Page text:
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Henry County zoning officials recommend wind farm  

A 266-tower wind farm is one step closer to becoming a reality, but some Bishop Hill residents say the project will hurt their historical town.

The Henry County Zoning Board of Appeals voted Wednesday to recommend to the Henry County Board that wind energy company Invenergy, Inc. receive conditional use permits for the towers.

The company is one of three proposing to locate towers in the area but some residents in Bishop Hill, a historical Swedish settlement from the 1800s that features preserved buildings from that time, oppose the plan.

“Our natural resource is the pristine nature of the town,” said Bishop Hill resident Beth Magnuson, who said the 21st century technology will clash with the town’s theme.

Invenergy Spokesman Joel Link said the towers won’t be visible from the town and will actually help draw more visitors.

“It’s not our intention at all to work against their goals or traditions,” Link said.

The company has even named the project the Bishop Hill Wind Energy Center.

“We thought it would add some value to the town and promote it a little more,” Link said.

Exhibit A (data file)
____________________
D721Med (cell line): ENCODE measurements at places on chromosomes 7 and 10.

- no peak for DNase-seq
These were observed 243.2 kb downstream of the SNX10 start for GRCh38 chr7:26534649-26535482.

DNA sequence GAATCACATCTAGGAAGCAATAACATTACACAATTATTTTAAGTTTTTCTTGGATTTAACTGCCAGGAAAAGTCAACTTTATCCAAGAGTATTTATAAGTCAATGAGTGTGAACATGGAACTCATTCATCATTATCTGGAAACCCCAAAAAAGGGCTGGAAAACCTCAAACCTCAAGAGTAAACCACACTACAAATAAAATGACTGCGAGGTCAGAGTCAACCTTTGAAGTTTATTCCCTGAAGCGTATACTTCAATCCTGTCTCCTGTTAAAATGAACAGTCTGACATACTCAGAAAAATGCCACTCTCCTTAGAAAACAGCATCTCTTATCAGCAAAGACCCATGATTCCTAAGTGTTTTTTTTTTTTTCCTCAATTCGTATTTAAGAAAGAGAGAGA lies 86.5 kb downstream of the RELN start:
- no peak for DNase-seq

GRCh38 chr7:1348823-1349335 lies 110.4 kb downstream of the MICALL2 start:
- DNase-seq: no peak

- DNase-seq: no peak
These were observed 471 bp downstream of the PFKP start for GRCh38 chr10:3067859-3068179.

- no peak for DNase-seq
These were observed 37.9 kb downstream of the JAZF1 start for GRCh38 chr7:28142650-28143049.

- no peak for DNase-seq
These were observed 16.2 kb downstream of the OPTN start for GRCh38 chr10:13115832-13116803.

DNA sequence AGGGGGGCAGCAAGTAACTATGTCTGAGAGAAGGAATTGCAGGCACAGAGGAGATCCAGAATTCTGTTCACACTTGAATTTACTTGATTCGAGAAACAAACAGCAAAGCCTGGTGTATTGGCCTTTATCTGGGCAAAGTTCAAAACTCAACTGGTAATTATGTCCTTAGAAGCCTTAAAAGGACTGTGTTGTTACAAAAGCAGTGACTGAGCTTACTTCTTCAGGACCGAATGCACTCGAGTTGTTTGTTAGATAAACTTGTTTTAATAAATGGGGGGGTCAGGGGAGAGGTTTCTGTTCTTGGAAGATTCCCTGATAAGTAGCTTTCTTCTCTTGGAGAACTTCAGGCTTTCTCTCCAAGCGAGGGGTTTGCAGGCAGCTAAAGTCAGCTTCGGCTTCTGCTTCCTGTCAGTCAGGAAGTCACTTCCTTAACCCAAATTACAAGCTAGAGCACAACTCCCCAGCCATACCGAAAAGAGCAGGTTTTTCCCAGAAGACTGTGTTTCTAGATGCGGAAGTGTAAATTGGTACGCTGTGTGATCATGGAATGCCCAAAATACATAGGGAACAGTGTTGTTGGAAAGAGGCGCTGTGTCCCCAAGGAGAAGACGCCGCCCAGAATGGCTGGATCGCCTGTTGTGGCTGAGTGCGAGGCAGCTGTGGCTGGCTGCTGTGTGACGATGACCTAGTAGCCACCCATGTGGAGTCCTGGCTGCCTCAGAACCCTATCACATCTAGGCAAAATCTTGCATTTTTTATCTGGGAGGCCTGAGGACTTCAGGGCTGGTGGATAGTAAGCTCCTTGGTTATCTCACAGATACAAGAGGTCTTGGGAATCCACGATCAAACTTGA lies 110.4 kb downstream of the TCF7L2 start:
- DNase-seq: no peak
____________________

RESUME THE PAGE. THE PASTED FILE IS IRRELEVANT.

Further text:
Bishop Hill Village President Neil Cooper said he fully supports the $530 million project.

“I think it’s going to get more tourism for us,” he said.

About 40 people attended the meeting Wednesday, including representatives from area school districts. The estimated $4 million in taxes generated from the towers each year will greatly benefit the districts, representative said.

“This is absolutely vital for our future,” said Galva School Board President Paul Walliker. “As far as I’m concerned, we can’t build these (towers) fast enough.”

The Henry County Board will have the final decision on whether or not the permits allowing the company to build the towers will be approved.

BY Kevin Sampier
of the Journal Star

Kevin Sampier can be reached at 686-3041 or state@pjstar.com


This article is the work of the source indicated. Any opinions expressed in it are not necessarily those of National Wind Watch.

The copyright of this article resides with the author or publisher indicated. As part of its noncommercial effort to present the environmental, social, scientific, and economic issues of large-scale wind power development to a global audience seeking such information, National Wind Watch endeavors to observe “fair use” as provided for in section 107 of U.S. Copyright Law and similar “fair dealing” provisions of the copyright laws of other nations. Send requests to excerpt, general inquiries, and comments via e-mail.

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